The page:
The majority of the book takes place after Anna the younger sister now 13, has decided to visit an attorney, Campbell Chance and request that she be allowed to make her own decisions on what part of her body is given to her sister. In other words, she wants to be medically emancipated. The author gets into the head of each character as each chapter is written in the voice of one the important players in this real life drama. Katie is the older sister who has been sick most of her life and yet feels close to younger sister who is now resisting giving her what she needs to live. Jesse is the brother who in response to the emotional turmoil in the family becomes a juvenile delighquent and somewhat of a pyromaniac. Brian is the father who happens to be a brave fireman and a caring, loving father to all three of his children. Sara is the mother who clearly would do anything to save her daughter. She happens to be an attorney and it seemed natural to her that when there was going to be a trial to determine if the younger daughter is to be free to make her own decision, she will defend the parent’s point of view that they can make the decisions for Anna. Campbell is the attorney who Anna has chosen to represent her. It turns out that his personal story informs us of another aspect of the dilemma as do the the feelings and experience of Julie, the woman who is chosen by the court to be the guardian ad litem for Anna By providing us with riveting insight into each of these people, the reader is swept up as if we are living through this painful scenario.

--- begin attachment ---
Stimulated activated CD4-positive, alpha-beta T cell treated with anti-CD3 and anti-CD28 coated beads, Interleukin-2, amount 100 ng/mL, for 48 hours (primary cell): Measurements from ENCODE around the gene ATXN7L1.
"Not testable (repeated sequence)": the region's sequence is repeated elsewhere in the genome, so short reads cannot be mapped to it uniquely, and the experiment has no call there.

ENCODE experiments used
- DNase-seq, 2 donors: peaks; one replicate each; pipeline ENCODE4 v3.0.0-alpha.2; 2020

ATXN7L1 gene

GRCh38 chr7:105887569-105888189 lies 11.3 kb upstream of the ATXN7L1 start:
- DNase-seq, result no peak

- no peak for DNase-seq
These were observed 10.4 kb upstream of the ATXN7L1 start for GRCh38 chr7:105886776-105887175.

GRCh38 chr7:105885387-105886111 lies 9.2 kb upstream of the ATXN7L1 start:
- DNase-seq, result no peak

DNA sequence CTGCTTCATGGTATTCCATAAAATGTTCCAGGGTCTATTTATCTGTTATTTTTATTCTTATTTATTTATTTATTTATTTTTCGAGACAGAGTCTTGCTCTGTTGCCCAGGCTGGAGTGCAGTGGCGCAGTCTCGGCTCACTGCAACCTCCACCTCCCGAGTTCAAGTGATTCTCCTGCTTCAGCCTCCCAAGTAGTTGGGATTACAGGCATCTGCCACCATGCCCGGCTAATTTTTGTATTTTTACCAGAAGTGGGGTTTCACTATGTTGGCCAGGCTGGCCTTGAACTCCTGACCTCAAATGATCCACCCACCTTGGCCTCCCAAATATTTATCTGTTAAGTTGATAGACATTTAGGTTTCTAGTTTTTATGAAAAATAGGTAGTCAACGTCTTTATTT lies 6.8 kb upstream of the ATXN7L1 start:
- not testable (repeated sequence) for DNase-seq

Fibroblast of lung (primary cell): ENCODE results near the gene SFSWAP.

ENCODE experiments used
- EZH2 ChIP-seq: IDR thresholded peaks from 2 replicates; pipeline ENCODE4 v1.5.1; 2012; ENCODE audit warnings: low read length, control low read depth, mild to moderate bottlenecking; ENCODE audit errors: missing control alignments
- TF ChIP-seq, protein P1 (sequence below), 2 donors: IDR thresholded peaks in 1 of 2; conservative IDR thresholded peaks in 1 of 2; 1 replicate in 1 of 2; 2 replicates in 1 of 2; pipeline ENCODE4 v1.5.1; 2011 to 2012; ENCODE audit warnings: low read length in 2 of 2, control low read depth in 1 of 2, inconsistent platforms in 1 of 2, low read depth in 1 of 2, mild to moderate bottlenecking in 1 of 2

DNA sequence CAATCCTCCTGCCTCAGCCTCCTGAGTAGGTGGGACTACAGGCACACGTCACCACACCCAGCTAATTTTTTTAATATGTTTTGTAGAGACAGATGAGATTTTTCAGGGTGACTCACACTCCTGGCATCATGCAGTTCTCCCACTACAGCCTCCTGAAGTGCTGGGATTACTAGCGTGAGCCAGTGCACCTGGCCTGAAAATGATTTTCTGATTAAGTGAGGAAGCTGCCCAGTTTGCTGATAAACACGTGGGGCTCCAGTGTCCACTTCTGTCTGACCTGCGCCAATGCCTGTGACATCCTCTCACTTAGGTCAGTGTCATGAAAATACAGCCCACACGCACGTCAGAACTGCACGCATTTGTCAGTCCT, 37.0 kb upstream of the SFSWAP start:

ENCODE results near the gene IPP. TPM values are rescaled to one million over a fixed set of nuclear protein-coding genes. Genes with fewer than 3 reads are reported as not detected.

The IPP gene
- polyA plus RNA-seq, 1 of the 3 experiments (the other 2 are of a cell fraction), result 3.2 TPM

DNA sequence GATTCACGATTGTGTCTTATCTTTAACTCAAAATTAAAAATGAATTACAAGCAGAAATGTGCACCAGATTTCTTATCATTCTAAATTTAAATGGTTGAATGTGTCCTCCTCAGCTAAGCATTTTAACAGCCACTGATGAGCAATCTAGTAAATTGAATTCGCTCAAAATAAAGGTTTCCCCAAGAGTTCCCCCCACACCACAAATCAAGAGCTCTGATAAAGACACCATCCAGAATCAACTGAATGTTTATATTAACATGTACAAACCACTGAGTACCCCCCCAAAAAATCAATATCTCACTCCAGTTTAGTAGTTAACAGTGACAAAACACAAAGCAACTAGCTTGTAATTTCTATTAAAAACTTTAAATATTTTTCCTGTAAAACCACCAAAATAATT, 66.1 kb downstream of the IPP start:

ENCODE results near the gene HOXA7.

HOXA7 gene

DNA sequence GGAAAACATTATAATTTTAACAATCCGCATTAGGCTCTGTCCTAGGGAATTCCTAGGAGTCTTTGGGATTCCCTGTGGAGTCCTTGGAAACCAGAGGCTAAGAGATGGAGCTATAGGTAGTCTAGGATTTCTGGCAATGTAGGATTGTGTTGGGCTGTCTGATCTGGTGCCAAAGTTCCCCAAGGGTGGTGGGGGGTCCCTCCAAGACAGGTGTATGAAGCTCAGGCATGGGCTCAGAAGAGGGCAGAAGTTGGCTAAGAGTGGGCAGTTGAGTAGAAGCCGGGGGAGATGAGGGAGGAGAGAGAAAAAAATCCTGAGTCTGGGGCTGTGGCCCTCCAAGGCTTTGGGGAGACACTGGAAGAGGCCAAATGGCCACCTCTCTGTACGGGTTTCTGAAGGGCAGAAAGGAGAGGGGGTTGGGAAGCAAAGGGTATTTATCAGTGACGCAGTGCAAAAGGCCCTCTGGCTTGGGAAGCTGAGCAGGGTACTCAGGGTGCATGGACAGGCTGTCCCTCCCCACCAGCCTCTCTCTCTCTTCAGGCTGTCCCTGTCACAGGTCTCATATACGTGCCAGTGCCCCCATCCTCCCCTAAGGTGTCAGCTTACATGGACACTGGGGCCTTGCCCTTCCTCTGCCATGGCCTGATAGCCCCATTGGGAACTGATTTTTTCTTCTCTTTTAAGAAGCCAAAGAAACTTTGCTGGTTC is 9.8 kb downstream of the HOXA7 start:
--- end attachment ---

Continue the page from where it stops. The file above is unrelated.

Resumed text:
Life of course is filled with potential heartaches, which we all must experience, but to varying degrees and at different times Even though we know about the disappointments of life, illness and death that may be around the corner, rarely are there things that we have never heard about. The situation of expecting one child to dedicate and perhaps risk her life to possibly save the life and maintain the well being of a sibling is quite unique. While not exactly the same, it reminds me of Sophie’s Choice. Should the author give us a happy ending or any ending in fact, is an interesting question. Ms. Picoult certainly did not shy away by leaving the ending to our imagination, which a lesser author may have done. We are challenged to think through the horns of this ethical dilemma. We make choices in our mind but we are able to see the where they are going in this story and perhaps in the future with modern technology.